The plan also includes “New initiatives in the Department of Transportation, a bipartisan tax credit to provide incentives for low- and middle-income families and small businesses to invest in disaster resilience, and assistance in transitions and relocations to support community-led transitions for the most vulnerable tribal communities “.

And while experts praise this plan as a much-needed first step, the country will need more as time goes on. “[$50 billion] it’s a good start, ”said Chris Uejio, co-author of the Centers for Disease Control and Prevention’s (CDC) Climate Resilience Building Framework.“ I think its distributive aspect is as important as the number of holder “.

“Reflecting on both the improvement of our existing transmission lines, wastewater, electricity generation, storage and transmission, only these are hundreds of millions over the next 10, 20, 30 years,” said Uejio, who also is a professor at Florida State University.

Our legislators really need to come together in a bipartisan effort by taking long-awaited climate actions that will require some money. The climate crisis has already cost the United States billions of dollars in damage to homes and businesses, crops and critical infrastructure such as roads and bridges, but the climate crisis is also poised to cause even greater damage to human health in the whole country. and around the world.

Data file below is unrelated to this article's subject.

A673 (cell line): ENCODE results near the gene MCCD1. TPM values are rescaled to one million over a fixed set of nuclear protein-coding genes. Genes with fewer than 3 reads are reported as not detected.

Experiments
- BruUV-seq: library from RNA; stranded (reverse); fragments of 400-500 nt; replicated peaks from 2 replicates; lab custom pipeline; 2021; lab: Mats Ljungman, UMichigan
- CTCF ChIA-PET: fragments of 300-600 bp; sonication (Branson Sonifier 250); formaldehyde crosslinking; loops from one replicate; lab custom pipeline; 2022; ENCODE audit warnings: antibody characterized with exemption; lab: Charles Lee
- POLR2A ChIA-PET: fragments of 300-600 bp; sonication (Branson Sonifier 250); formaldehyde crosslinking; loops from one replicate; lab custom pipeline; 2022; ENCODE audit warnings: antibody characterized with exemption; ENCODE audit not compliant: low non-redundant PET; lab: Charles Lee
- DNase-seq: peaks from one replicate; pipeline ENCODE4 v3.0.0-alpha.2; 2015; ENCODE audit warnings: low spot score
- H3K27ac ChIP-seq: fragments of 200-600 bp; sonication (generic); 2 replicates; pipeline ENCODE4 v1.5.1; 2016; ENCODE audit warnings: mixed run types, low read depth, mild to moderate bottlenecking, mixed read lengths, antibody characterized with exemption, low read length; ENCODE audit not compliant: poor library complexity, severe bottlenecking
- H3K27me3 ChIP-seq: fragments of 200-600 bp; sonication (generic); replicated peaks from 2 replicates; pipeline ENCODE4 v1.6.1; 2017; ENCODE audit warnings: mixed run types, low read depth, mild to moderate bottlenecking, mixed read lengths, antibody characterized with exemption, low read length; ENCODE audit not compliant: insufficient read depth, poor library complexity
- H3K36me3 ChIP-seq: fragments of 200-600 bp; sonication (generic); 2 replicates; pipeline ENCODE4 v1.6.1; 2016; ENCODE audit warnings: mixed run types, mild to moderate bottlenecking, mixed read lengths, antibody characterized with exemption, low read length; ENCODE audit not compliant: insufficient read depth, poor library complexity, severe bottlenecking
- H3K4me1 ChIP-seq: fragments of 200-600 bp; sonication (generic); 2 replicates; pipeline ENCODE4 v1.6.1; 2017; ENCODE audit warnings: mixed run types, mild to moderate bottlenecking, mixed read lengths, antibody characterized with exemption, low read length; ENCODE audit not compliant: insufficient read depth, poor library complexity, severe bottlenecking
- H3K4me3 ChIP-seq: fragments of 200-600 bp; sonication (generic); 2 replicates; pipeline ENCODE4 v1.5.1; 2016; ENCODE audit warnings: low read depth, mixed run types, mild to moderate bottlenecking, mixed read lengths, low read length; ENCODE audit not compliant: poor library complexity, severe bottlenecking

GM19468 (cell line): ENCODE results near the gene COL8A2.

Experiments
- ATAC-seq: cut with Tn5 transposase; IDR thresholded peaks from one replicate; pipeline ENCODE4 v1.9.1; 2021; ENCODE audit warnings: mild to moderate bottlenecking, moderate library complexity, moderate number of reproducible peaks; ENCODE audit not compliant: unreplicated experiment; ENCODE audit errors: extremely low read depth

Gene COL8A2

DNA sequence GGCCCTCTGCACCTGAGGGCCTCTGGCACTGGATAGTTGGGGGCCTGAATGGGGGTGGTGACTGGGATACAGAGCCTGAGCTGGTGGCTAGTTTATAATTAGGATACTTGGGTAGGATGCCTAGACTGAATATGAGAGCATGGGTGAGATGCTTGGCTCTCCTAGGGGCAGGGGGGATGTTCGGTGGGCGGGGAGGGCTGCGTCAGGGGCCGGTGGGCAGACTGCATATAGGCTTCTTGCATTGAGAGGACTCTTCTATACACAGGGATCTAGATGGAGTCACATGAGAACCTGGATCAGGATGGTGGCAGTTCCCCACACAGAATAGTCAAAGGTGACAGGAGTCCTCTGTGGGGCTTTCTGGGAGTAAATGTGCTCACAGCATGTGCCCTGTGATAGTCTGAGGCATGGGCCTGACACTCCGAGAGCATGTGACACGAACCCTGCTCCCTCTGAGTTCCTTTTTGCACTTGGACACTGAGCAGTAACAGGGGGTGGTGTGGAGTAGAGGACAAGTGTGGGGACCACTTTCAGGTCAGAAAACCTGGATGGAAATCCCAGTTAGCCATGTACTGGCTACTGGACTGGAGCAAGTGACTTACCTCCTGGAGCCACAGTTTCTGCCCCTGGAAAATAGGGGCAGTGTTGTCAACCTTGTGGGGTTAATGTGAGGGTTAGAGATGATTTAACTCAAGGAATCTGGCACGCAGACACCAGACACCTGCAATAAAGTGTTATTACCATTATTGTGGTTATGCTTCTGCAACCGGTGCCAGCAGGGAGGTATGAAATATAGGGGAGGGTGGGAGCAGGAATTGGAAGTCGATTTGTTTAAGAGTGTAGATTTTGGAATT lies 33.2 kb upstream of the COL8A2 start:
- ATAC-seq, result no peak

Advertising. Scroll to continue reading.
A razed road on County Road 44 near Fyffe after the flood Fort Payne, Alabama in April 2020. Image courtesy of the United States Congress, Office of Robert Aderholt, CC Public Domain.

In February, a group called itself Fund of action for resilience, (RAF) which seeks to promote community resilience, he wrote an open letter to the Biden administration calling for additional actions, such as requiring minimum standards of resilience for federally funded buildings and requiring these standards for buildings that obtain loans from federally supported mortgage organizations.

Aris Papadopoulos, president of the RAF, argued that it is important to have these federal rules, saying it is “unsustainable to continue the current patchwork that everyone does what they want locally” and then asks the government for help when it fails.

“You can divide the country into a handful of regions and say for those regions that we should have consistency of codes and standards,” he said. And Papadopoulos also says the country should focus on profiles, which he refers to as the “weak belly of our communities.”

“If you look at a single house, it’s less important than a bridge, a school or a hospital, but if you multiply a house by hundreds of thousands or millions, it’s a big deal,” he said.

Mr. Dillingham sums it up very well. He says, “We can continue to adapt, we can continue to work to improve the resilience of our infrastructure, but it gets harder every time we wait longer.”



Source link

LEAVE A REPLY

Please enter your comment!
Please enter your name here